Maui churches mark first Easter without COVID-19 restrictions
Sunday was the first Easter that Maui churches met without COVID-19 restrictions in place, and attendance was higher than last year.
Pastor Shaun Waite, who leads Upcountry’s Waipuna Chapel, acknowledged the pandemic’s evolution during the start of his Easter Sunday sermon.
“You don’t have to wear a mask, but you are welcome to wear one if you want to,” he told the congregation. “It’s so good to see all your smiling faces.”
Churchgoer Marla Mervis-Hartmann of Kula said that Easter Sunday was a busy, vibrant one at Waipuna.
“It’s really nice that you can go inside the chapel without a mask,” she said. “I haven’t been inside for a while because of the masks; I’m always sitting outside.”
The pandemic swept the nation and the islands in March 2020. By the end of that month, nonessential businesses were shuttered and lockdowns kept people at home.
Several Maui churches, such as Waipuna Chapel in Kula and Hope Chapel in Kīhei, pivoted to online services or bolstered existing streaming content to keep people connected.
“We did have some video production, but we had to really hone it in a lot better,” he said.
Even after gathering was allowed, “a lot of people were choosing to stay home and watch online,” he said.
Waipuna invested in new video cameras, and later in infrastructure for outdoor-streaming services, such as an 80-by-80-inch screen that sits in the campus amphitheater.
Waite said that many of the pandemic changes, such as the outdoor features, will remain.
“All the outdoor seating, people love it,” he said. “We are fortunate to live in Hawaiʻi, and we have great weather most of the time. It’s especially great for the kids, because if your kids don’t want to go to the Sunday school and such, they can still run around and the parents can be there without disturbing.”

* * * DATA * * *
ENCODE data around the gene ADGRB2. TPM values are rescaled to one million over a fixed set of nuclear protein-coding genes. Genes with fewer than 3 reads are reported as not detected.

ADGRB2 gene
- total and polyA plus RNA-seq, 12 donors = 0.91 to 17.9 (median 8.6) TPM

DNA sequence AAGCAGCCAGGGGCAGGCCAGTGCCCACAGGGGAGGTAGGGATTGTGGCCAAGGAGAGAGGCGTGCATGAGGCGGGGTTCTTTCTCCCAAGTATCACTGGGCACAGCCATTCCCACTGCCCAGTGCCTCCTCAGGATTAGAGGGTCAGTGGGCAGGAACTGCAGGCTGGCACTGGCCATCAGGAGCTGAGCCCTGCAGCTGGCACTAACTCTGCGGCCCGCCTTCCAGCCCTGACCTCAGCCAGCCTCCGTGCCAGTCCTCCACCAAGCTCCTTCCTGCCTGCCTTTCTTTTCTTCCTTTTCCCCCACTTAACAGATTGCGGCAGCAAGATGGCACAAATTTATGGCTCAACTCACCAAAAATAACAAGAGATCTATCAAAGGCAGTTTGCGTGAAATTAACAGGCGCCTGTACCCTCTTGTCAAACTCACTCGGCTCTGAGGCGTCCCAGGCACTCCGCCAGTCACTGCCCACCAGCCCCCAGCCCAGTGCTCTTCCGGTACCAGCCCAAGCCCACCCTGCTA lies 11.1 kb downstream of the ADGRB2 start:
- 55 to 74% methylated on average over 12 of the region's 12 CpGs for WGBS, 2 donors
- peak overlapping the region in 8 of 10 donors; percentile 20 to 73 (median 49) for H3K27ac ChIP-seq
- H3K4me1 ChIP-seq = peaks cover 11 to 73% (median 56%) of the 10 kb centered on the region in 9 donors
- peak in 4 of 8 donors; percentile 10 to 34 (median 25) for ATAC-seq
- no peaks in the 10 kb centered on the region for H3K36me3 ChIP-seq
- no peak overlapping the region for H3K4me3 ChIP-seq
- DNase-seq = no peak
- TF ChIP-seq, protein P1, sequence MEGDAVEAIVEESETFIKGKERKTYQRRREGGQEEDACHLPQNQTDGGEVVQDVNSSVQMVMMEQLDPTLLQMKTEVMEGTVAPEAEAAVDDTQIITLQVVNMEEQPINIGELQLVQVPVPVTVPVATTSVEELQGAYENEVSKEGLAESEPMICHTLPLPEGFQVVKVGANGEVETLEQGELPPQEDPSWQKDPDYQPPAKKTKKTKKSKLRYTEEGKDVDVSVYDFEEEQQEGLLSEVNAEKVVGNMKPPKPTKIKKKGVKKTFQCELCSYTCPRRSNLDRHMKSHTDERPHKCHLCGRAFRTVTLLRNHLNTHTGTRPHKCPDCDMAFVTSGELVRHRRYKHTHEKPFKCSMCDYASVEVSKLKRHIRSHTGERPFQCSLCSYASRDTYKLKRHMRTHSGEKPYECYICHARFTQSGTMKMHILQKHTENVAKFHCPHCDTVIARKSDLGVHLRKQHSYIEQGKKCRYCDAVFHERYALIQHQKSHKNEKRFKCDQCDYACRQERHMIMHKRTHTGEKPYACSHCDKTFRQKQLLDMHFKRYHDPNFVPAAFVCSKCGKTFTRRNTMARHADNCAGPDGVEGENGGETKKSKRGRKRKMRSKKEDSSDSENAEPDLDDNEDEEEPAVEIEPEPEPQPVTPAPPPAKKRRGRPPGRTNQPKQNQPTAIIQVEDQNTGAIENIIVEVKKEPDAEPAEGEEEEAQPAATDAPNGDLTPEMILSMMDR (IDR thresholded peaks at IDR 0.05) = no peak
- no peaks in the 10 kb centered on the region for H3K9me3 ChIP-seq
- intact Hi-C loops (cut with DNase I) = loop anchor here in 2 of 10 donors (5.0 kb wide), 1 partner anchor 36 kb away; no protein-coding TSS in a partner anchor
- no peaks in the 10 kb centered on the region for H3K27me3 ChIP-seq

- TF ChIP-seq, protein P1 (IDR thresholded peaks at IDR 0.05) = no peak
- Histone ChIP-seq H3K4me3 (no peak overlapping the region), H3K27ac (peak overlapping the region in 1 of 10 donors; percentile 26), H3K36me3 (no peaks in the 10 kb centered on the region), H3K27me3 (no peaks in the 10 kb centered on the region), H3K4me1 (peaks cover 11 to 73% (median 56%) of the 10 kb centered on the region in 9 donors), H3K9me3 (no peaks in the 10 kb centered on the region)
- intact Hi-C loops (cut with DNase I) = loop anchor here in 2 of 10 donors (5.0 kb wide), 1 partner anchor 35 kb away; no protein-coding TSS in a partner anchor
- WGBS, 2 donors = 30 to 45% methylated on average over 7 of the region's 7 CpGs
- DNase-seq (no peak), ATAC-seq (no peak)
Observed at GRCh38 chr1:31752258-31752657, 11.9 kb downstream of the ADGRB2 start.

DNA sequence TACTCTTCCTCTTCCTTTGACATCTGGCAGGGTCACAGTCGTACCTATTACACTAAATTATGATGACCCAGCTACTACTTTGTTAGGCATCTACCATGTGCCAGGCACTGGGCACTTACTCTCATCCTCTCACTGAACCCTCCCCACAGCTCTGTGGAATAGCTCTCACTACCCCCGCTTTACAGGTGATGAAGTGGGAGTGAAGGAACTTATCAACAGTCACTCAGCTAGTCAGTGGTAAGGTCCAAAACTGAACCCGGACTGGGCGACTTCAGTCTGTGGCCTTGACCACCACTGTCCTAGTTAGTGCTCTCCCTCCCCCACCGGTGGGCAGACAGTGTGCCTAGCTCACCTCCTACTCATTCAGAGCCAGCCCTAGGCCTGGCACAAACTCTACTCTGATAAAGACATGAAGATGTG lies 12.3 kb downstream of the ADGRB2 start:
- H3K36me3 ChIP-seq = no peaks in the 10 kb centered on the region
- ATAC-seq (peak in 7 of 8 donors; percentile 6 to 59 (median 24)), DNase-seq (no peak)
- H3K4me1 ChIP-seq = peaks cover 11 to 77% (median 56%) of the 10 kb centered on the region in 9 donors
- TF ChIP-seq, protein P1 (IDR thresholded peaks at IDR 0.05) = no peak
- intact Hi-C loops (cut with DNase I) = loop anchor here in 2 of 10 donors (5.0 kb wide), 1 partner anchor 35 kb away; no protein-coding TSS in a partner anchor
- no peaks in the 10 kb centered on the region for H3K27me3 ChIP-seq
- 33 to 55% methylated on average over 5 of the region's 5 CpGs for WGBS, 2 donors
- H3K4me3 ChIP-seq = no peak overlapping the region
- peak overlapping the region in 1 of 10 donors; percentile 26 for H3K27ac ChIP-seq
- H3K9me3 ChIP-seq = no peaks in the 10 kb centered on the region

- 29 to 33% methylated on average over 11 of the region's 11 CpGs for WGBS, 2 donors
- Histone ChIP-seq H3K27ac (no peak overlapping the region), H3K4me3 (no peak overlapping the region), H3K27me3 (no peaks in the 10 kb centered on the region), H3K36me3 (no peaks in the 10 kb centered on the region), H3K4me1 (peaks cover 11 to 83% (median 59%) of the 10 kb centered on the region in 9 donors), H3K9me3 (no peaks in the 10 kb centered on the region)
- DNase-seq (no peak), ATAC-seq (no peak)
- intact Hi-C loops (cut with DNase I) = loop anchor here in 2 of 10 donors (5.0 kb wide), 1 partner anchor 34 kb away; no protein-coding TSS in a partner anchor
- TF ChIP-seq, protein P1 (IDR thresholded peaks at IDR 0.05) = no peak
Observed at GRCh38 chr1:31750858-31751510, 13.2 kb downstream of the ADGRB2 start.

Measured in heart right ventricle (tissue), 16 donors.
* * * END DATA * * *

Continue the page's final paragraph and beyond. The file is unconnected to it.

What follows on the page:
During the pandemic, Waipuna followed county rules, including distancing measures, limiting capacity, indoor masking and other mandates.
As with any group of people, perspectives on the pandemic were diverse, and many people held strong opinions. Waite said every leader during the pandemic faced challenges.
“We’ve had some people who wouldn’t want to come to church because you had to wear a mask, and people who wouldn’t come to church because you didn’t wear masks (outdoors),” he said. “You couldn’t please everyone. We just tried to hold the line in the middle and be balanced and try to do the best we could to make people feel comfortable.”
Looking back, Waite said the congregation had a lot of grace and kindness in navigating an unknown time.
“All in all, it wasn’t as bad as it probably could have been,” he said. “People were really gracious with us here.”
This year, more churches nationwide are hosting Easter services with few COVID-19 restrictions, which is in line with broader societal trends, according to The Associated Press.
Some pockets of the US still carry restrictions at certain congregations, while others have not implemented mandates at all during the pandemic.
As people recover from pandemic stressors, Waite said that community is more important than ever.
“It’s no coincidence that when we want to punish people, we put them in solitary confinements, right? Isolation is the worst human punishment — people are created for community. And so community is absolutely essential, not just community of faith, but just in general,” he said.